Would Obligatory Sterilization of Domestic Cats Lead to Their Extinction?

It is an interesting thought. The authorities at various levels in several countries including at national level are considering introducing mandatory sterilization of domestic cats and linking it to mandatory micro-chipping. This way a database would be created and veterinarians would, in theory, be able to monitor the situation. The system would be voluntary.

Some people have criticized the concept because if it is carried out perfectly it would, in theory, lead to the extinction of domestic cats in the country where the legislation existed.

Belgium is one of those countries. It is the first country to introduce an obligation upon all its citizens to spay and neuter their domestic cats. The law has already taken effect in Brussels (the capital) and in the French-speaking region of Wallonia in the south. It will apply nationwide by 2020.

The objective, of course, is to reduce the number of unwanted cats in Belgium, to ease the burden on animal shelters, to reduce the number of cats unnecessarily euthanized at shelters despite being healthy and to introduce a balance into society whereby the cat population is stable and where every domestic cat is well cared for in a suitable home.

It’s an ideal which will never be attained but nonetheless it is a worthwhile goal. The Belgian government has no plans to audit compliance of these regulations. This means that nobody will be going around houses knocking on doors making sure that the domestic cats who live within are either spayed (females) or neutered (males). As stated, it is a voluntary process. And there lies the problem.

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We are told that only 0.7% of all cat in Belgium have been registered under the scheme. This amounts to 14,882 cats out of a total population in Belgium of an estimated 2 million cats.

Although the scheme is voluntary there is a fine for failure to comply which is €50 and if the cat owner refuses to comply after several years the fine goes up to €10,000. More cat owners are going into veterinary clinics to have their cat spayed or neutered but as we can see it is a very slow process. It is impossible to envisage a time when all the cats have been processed in this way and therefore in response to the question in the title it is also impossible to envisage the extinction of the domestic cat in Belgium!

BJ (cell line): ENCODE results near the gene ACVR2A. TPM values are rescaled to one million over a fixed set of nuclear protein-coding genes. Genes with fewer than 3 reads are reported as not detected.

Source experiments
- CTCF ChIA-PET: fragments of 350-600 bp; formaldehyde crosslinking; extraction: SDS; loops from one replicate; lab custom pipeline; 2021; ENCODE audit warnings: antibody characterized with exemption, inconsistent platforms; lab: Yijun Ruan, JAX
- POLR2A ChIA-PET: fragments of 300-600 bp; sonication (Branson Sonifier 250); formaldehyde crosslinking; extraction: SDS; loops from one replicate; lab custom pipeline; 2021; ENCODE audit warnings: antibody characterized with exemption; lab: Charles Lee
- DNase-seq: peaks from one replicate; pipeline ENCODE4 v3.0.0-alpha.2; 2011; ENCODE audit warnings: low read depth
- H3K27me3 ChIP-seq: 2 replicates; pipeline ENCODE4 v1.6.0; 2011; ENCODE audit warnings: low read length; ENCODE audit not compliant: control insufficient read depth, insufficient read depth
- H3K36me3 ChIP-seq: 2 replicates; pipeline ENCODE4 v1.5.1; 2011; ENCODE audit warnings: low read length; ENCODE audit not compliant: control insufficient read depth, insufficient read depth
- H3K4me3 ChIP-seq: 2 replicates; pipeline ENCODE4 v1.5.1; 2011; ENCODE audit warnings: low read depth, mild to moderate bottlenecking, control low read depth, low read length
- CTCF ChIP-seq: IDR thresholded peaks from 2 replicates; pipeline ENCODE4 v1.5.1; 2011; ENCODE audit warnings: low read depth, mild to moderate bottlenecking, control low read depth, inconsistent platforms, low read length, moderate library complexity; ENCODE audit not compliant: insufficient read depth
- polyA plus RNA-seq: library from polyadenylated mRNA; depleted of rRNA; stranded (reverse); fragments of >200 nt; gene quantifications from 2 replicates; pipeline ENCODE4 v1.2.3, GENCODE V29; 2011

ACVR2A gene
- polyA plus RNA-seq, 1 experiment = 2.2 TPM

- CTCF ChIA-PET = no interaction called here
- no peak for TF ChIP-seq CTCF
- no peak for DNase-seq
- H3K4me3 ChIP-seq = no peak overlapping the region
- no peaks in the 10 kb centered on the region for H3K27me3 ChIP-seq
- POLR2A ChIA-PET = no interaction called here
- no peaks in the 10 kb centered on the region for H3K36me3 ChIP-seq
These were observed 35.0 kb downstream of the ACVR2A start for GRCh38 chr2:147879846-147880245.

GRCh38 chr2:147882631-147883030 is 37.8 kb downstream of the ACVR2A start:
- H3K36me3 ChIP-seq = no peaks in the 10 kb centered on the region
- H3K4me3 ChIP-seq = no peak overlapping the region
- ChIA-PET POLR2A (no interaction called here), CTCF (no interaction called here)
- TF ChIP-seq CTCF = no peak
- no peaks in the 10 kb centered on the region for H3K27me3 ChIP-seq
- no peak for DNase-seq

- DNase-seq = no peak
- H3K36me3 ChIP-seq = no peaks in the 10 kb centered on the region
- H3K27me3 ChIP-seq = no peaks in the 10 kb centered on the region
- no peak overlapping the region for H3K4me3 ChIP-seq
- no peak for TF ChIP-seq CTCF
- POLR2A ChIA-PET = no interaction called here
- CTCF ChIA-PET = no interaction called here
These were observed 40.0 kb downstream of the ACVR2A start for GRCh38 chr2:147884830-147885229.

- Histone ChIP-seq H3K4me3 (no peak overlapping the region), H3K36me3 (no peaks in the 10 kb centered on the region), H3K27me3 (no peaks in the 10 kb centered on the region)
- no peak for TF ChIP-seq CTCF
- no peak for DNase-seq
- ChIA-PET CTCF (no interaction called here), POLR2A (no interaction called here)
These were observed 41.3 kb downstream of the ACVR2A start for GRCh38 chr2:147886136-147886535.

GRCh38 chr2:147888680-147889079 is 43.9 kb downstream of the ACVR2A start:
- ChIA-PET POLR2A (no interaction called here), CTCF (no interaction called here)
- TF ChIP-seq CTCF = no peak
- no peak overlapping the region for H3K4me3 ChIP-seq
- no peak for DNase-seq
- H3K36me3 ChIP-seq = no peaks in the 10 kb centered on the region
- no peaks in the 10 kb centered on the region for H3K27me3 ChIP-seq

The Belgian government realizes that it will take between five and ten years to see genuine change. They also understand that it is the only way to reduce the number of unwanted cats. There are plans to review the situation in five years to check on its impact.

A similar law was introduced, I recall, in one of the states of Australia. They also had a very slow pickup rate. I sense, I have to be honest, that the schemes will not work efficiently enough to make a substantial impact upon unwanted cat numbers because of a natural resistance to comply with it and lack of enforcement which is impractical considering the very large numbers of cats in Belgium.

However, the presence of the law will gradually effect change through a shift in attitude which in turn will save the lives of cats. All cats deserve a good home. Ideally feral cats should not exist. To allow them to be created is to create misery and unhappiness. We should find this unacceptable and do something about it.

Source: Euronews.
Image (which I modified) from valevets.com. I don’t have an author.

Useful tag. Click to see the articles: Cat behavior

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Michael Broad

Hi, I'm a 74-year-old retired solicitor (attorney in the US). Before qualifying I worked in many jobs including professional photography. I love nature, cats and all animals. I am concerned about their welfare. If you want to read more click here.

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3 Responses

  1. M E King says:

    I would need to see the entire law or statute because most of them provide a breeders or litter fee in one of the clauses.
    I believe the fear of not being able to get a kitten or puppy on demand is why so many insist on letting their pets breed. Of course there is just common neglect and laziness and obscure beliefs that are just stupid.
    For most sane adults education is the key for the rest of the miscreants we may need legislation to force them to be smarter.

  2. Michele Massa says:

    You cannot legislate compassion, knowledge, and caring about animal welfare. It is a useless law right now. If they want people to comply they should have a non boring, non preachy media campaign educating pet owners that they are protecting their pets and stopping needless suffering for unwanted animals. Also offer government sponsored spay/neuter and microchip clinics at greatly reduced fees or even free if they truly want compliance. The law is still useless without a TNR program for ferals. I do not believe the cat population will be wiped out. Some owners will allow their pets to have litters for various reasons and all feral cats cannot be TNR’d before having litters.

  3. Marianna Burt says:

    Don’t think we need to worry about extinction. A few determined cats would always find a way. Actually, that could be the plot for a science fiction story set in the future. But seriously, I see the feral cat problem growing despite our strenuous efforts. There must be something more we can do.

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